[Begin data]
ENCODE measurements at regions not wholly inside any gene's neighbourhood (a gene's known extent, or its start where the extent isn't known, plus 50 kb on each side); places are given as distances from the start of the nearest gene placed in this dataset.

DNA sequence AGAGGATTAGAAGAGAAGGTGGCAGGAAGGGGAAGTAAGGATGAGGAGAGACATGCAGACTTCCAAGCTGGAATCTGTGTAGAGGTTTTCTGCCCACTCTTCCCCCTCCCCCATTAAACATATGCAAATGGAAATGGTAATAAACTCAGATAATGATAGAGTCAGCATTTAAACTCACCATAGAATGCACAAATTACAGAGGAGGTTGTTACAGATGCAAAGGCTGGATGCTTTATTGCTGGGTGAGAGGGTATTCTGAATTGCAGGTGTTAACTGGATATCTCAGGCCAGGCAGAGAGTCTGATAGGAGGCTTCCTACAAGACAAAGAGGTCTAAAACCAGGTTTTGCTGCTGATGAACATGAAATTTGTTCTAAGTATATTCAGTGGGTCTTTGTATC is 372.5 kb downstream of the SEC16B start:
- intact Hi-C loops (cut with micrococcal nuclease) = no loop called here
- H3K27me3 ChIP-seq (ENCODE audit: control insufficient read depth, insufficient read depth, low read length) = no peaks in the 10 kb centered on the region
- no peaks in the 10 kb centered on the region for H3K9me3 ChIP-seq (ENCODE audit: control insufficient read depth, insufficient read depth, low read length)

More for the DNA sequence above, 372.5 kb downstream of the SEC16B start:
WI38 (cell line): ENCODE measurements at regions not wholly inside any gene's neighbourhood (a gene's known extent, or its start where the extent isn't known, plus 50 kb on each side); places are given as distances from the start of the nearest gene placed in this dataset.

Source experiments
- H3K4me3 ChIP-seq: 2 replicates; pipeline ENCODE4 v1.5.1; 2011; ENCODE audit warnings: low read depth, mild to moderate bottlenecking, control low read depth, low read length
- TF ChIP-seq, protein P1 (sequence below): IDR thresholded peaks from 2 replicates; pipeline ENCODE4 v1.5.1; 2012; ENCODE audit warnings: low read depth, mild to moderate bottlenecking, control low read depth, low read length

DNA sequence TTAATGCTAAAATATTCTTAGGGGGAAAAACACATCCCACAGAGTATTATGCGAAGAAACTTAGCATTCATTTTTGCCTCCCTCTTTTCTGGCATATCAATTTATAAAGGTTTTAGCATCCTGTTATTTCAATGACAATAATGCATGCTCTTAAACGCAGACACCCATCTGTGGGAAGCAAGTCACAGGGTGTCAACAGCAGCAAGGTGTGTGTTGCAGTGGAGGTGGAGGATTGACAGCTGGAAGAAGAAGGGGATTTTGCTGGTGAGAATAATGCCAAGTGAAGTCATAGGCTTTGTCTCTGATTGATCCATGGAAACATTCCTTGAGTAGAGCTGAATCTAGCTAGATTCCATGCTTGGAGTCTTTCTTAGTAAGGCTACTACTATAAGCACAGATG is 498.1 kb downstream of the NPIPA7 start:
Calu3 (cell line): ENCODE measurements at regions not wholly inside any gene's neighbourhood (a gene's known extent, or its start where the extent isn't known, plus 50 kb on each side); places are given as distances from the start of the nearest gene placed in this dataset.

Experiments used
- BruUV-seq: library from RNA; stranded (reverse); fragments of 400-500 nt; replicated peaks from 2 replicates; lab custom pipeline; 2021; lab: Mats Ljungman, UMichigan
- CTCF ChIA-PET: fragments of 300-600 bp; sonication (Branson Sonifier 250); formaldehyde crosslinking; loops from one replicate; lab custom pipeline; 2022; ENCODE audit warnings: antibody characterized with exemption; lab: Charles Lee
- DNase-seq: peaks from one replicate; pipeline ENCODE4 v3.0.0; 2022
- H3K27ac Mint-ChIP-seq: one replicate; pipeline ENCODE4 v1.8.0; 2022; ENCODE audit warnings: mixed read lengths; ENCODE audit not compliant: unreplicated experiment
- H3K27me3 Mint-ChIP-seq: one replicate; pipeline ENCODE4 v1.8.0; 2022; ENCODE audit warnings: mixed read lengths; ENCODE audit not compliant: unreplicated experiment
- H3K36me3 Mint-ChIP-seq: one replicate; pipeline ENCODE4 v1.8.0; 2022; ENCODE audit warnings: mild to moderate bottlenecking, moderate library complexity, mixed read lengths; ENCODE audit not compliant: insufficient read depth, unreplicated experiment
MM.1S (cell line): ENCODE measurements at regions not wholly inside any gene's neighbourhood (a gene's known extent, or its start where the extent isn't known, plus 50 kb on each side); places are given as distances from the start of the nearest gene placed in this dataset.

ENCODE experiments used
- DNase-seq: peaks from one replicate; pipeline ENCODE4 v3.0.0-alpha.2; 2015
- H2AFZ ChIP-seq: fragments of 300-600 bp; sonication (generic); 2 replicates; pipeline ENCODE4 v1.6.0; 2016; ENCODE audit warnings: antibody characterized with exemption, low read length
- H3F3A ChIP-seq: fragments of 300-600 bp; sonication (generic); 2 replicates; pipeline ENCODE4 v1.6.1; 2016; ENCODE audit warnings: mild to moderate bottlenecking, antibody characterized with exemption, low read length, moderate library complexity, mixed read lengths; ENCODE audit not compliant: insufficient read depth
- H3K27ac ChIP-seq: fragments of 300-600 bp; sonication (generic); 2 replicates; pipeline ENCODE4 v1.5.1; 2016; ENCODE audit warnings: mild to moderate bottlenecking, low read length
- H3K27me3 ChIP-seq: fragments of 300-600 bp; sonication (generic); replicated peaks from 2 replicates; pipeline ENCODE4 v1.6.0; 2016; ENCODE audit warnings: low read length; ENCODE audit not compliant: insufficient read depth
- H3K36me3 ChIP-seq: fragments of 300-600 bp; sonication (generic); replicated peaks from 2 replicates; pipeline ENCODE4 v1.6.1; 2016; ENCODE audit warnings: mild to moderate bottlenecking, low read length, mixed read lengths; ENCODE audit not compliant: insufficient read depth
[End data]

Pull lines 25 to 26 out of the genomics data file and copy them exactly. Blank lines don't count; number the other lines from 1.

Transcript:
- H3K27ac ChIP-seq: fragments of 300-600 bp; sonication (generic); 2 replicates; pipeline ENCODE4 v1.5.1; 2016; ENCODE audit warnings: mild to moderate bottlenecking, low read length
- H3K27me3 ChIP-seq: fragments of 300-600 bp; sonication (generic); replicated peaks from 2 replicates; pipeline ENCODE4 v1.6.0; 2016; ENCODE audit warnings: low read length; ENCODE audit not compliant: insufficient read depth